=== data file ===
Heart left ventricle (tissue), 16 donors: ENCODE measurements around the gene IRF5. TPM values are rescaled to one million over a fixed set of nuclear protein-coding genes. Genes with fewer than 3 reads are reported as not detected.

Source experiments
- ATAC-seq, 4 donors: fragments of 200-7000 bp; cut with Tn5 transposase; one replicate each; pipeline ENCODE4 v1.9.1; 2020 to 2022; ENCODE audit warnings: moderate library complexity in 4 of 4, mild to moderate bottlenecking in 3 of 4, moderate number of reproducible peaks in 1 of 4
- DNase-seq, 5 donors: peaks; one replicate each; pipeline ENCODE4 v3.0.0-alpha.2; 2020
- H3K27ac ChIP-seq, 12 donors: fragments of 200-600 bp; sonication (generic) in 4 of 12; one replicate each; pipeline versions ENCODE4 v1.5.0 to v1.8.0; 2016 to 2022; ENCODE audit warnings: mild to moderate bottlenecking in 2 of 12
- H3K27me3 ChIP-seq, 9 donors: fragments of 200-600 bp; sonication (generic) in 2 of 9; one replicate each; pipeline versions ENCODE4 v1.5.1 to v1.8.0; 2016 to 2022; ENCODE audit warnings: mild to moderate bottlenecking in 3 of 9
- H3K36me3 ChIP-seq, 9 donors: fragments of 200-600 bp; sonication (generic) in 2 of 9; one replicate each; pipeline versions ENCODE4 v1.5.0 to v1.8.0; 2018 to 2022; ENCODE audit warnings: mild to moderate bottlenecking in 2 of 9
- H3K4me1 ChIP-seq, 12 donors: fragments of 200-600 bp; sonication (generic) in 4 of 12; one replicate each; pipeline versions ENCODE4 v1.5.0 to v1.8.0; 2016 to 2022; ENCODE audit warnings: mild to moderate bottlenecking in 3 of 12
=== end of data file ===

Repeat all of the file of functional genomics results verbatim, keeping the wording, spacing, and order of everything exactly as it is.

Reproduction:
Heart left ventricle (tissue), 16 donors: ENCODE measurements around the gene IRF5. TPM values are rescaled to one million over a fixed set of nuclear protein-coding genes. Genes with fewer than 3 reads are reported as not detected.

Source experiments
- ATAC-seq, 4 donors: fragments of 200-7000 bp; cut with Tn5 transposase; one replicate each; pipeline ENCODE4 v1.9.1; 2020 to 2022; ENCODE audit warnings: moderate library complexity in 4 of 4, mild to moderate bottlenecking in 3 of 4, moderate number of reproducible peaks in 1 of 4
- DNase-seq, 5 donors: peaks; one replicate each; pipeline ENCODE4 v3.0.0-alpha.2; 2020
- H3K27ac ChIP-seq, 12 donors: fragments of 200-600 bp; sonication (generic) in 4 of 12; one replicate each; pipeline versions ENCODE4 v1.5.0 to v1.8.0; 2016 to 2022; ENCODE audit warnings: mild to moderate bottlenecking in 2 of 12
- H3K27me3 ChIP-seq, 9 donors: fragments of 200-600 bp; sonication (generic) in 2 of 9; one replicate each; pipeline versions ENCODE4 v1.5.1 to v1.8.0; 2016 to 2022; ENCODE audit warnings: mild to moderate bottlenecking in 3 of 9
- H3K36me3 ChIP-seq, 9 donors: fragments of 200-600 bp; sonication (generic) in 2 of 9; one replicate each; pipeline versions ENCODE4 v1.5.0 to v1.8.0; 2018 to 2022; ENCODE audit warnings: mild to moderate bottlenecking in 2 of 9
- H3K4me1 ChIP-seq, 12 donors: fragments of 200-600 bp; sonication (generic) in 4 of 12; one replicate each; pipeline versions ENCODE4 v1.5.0 to v1.8.0; 2016 to 2022; ENCODE audit warnings: mild to moderate bottlenecking in 3 of 12